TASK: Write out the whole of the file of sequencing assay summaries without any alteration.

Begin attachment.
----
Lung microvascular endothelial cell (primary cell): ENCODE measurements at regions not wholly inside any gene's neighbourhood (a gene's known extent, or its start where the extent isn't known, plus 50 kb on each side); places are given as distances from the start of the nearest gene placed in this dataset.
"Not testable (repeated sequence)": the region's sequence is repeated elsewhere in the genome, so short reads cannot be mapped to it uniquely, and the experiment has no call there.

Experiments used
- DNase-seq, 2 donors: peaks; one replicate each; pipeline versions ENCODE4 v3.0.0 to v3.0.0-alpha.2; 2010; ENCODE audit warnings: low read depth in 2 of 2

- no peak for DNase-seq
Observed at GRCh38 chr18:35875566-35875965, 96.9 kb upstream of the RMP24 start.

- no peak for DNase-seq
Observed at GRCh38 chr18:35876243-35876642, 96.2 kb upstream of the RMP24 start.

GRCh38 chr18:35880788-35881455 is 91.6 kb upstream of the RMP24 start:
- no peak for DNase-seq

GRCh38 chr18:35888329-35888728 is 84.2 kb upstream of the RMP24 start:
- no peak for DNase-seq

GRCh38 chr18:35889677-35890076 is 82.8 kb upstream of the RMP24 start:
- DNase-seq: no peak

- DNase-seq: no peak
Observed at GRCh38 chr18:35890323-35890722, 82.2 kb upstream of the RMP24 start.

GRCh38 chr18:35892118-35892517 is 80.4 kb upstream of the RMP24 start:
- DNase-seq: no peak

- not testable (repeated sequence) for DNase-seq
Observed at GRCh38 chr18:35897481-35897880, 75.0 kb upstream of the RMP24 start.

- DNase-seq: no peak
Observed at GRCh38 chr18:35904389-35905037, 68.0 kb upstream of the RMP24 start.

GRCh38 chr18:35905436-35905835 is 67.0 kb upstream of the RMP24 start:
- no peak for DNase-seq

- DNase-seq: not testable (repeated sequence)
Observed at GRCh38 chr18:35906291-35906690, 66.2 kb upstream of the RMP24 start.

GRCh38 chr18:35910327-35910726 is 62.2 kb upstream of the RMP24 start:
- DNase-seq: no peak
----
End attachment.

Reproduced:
Lung microvascular endothelial cell (primary cell): ENCODE measurements at regions not wholly inside any gene's neighbourhood (a gene's known extent, or its start where the extent isn't known, plus 50 kb on each side); places are given as distances from the start of the nearest gene placed in this dataset.
"Not testable (repeated sequence)": the region's sequence is repeated elsewhere in the genome, so short reads cannot be mapped to it uniquely, and the experiment has no call there.

Experiments used
- DNase-seq, 2 donors: peaks; one replicate each; pipeline versions ENCODE4 v3.0.0 to v3.0.0-alpha.2; 2010; ENCODE audit warnings: low read depth in 2 of 2

- no peak for DNase-seq
Observed at GRCh38 chr18:35875566-35875965, 96.9 kb upstream of the RMP24 start.

- no peak for DNase-seq
Observed at GRCh38 chr18:35876243-35876642, 96.2 kb upstream of the RMP24 start.

GRCh38 chr18:35880788-35881455 is 91.6 kb upstream of the RMP24 start:
- no peak for DNase-seq

GRCh38 chr18:35888329-35888728 is 84.2 kb upstream of the RMP24 start:
- no peak for DNase-seq

GRCh38 chr18:35889677-35890076 is 82.8 kb upstream of the RMP24 start:
- DNase-seq: no peak

- DNase-seq: no peak
Observed at GRCh38 chr18:35890323-35890722, 82.2 kb upstream of the RMP24 start.

GRCh38 chr18:35892118-35892517 is 80.4 kb upstream of the RMP24 start:
- DNase-seq: no peak

- not testable (repeated sequence) for DNase-seq
Observed at GRCh38 chr18:35897481-35897880, 75.0 kb upstream of the RMP24 start.

- DNase-seq: no peak
Observed at GRCh38 chr18:35904389-35905037, 68.0 kb upstream of the RMP24 start.

GRCh38 chr18:35905436-35905835 is 67.0 kb upstream of the RMP24 start:
- no peak for DNase-seq

- DNase-seq: not testable (repeated sequence)
Observed at GRCh38 chr18:35906291-35906690, 66.2 kb upstream of the RMP24 start.

GRCh38 chr18:35910327-35910726 is 62.2 kb upstream of the RMP24 start:
- DNase-seq: no peak